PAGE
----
A few years ago, we used to joke, my wife and I, that the fees for our younger son's hockey program at his public high school were more than those for our older son's term at our local university.
While you may be puzzled by what my we find amusing, the point here is that on some twisted graph comparing the relative cost of learning in Quebec, skating and shooting have greater value than reading and writing.
In two weeks time, younger son is off to university, and my wife and I are still joking — maybe that's not the right word — how about breathing a sigh of relief? That's because we consider ourselves lucky that our kids get to go to university in Quebec. For decades, folks in other provinces have been saying, with a large dose of envy, that tuition fees here are a joke.
Indeed, Quebec university fees are unquestionably the lowest in a country where education fees are set by provincial governments.
The basic tuition (onto which are added, in our case, about $1,000 in other fees) is $2,168 Canadian; the national average, with Quebec not included, is $5,535. The next closest is Newfoundland and Labrador at $2,619; the highest is Ontario at $5,951; the closest to the national average is Alberta with $5,520.
A quick check at the fees for SUNY, by comparison, shows the basic tuition to be $5,270 plus an average "student fee" of $1,300.
Tuition for undergraduate programs at private U.S. universities — of which there are none in Canada — can run, according to one recent report, from $21,000 to $42,000.
Quebec, as it does in so many ways from public pensions to day care to liquor laws, has developed a distinct approach to university funding. The province's cut-rate tuition fees, while a departure from the French model of essentially free university for citizens, accord with the province's philosophy of keeping public services affordable through higher taxes.
The consequence has been one of the higher university attendance rates in the country but also universities starved for cash and having a hard time competing with other universities for top personnel, at least according to the deans of academe who have been pressuring the Quebec government to hike fees for years.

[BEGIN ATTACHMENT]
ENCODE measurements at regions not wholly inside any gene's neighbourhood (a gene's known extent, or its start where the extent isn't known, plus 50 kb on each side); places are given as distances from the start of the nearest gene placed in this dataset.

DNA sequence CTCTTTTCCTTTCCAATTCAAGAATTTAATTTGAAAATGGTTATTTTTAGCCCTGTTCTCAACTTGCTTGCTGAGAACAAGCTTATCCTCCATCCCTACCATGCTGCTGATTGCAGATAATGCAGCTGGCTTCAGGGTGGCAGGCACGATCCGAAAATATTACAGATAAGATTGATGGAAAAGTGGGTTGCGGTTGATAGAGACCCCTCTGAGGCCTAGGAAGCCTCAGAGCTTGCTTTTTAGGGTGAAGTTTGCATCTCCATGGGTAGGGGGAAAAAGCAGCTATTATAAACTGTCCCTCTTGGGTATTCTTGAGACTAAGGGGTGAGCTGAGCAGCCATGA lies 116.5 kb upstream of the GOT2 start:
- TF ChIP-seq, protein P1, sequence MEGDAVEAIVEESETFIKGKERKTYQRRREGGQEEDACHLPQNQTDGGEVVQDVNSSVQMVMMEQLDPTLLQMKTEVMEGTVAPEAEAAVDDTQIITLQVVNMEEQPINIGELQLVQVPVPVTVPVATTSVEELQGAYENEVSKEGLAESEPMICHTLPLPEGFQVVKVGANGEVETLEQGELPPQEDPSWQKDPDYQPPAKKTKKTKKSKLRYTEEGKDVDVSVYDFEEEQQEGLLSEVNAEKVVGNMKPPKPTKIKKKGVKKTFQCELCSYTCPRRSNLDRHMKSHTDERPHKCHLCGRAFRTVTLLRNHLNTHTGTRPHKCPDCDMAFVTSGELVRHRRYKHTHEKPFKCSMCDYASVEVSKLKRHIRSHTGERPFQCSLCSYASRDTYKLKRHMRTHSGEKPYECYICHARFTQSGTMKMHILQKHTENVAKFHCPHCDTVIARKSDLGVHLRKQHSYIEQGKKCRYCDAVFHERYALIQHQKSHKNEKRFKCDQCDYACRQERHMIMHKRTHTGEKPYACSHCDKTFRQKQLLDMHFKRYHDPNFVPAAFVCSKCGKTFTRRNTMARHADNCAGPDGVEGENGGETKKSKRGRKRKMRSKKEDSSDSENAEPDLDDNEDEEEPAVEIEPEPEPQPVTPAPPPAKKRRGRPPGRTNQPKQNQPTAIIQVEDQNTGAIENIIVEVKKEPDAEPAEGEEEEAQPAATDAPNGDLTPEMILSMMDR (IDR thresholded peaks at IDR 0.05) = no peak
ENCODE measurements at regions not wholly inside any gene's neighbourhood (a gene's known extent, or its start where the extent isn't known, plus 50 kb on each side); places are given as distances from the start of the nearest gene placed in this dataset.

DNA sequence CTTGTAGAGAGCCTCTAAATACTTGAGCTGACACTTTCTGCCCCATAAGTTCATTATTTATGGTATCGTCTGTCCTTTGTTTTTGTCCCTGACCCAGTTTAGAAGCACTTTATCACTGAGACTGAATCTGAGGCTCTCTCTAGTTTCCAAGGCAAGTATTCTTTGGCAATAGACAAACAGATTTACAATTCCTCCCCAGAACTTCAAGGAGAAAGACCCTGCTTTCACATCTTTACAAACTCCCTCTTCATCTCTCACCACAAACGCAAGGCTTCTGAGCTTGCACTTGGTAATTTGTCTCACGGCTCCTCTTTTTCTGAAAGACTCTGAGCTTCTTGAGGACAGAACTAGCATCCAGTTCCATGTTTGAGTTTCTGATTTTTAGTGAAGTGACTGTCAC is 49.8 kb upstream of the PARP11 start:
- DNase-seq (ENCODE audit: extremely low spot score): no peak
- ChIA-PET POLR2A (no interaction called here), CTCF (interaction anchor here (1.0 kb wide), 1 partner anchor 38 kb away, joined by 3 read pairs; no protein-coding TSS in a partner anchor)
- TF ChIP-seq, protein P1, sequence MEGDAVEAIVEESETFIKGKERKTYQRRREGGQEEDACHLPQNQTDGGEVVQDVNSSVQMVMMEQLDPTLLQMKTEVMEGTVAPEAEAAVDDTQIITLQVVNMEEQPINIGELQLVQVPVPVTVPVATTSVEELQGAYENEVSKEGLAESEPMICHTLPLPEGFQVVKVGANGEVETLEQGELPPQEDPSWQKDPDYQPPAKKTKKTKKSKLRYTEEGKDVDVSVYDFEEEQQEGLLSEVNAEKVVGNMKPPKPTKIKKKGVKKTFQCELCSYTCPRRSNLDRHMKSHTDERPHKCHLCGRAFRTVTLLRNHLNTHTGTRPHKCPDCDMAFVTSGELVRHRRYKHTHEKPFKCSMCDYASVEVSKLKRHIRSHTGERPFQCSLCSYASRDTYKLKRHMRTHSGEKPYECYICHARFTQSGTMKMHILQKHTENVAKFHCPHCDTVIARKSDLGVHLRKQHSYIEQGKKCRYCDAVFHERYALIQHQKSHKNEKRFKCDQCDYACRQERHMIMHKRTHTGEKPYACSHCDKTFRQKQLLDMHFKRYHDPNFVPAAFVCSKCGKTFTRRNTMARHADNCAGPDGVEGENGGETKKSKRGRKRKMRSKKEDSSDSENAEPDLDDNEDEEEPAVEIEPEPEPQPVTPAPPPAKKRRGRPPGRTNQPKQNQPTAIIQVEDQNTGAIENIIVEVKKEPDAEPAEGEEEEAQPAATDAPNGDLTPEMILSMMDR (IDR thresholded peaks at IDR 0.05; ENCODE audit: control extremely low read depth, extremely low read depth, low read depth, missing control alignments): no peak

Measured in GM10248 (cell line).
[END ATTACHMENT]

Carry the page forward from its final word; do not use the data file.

Quebec has kept tuition frozen at the inflation-adjusted equivalent of 1968 rates for more than 30 years. Successive provincial governments have hinted at rate increases, only to be met by the collective wrath of the province's student organizations.
Last spring, though, the government of Premier Jean Charest decided to bite the post-secondary bullet. In the province's annual budget, it announced that as of fall 2012, tuition would go up $325 a year for five years. That would still leave Quebec's rates 30 percent below the national average.
At the same time, the Quebec government is promising to pump about another half-billion dollars into the university system over the same period. It's also calling on universities to be more aggressive in seeking private sources of revenue, a practice at which U.S. universities excel.
The province is promising to soften the blow for students with a more generous program of bursaries. Still, student groups are rumbling about taking to the streets once classes are under way in the fall.
As for us, we are applauding our good timing in sending our kid to college for at least the last year of cheap fees.
An update on my column of July 29. As some readers may already know, Jack Layton, the leader of the New Democratic Party and newly elected leader of the Official Opposition, died early Monday morning of cancer. He was 61.
Canadians knew he was very sick from his physical appearance at a press conference less than a month ago to announce his state of health. But except for those closest to him, few knew how ferocious — and cruel — his cancer was.
He is the first Canadian Opposition leader to die in office, and the first to be accorded a state funeral, to be held tomorrow in Toronto.
Peter Black is a radio broadcaster and writer based in Quebec City. He has worked on Parliament Hill in Ottawa, in Montreal as a newspaper reporter and editor, and as a translator and freelance writer. He can be reached at firstname.lastname@example.org.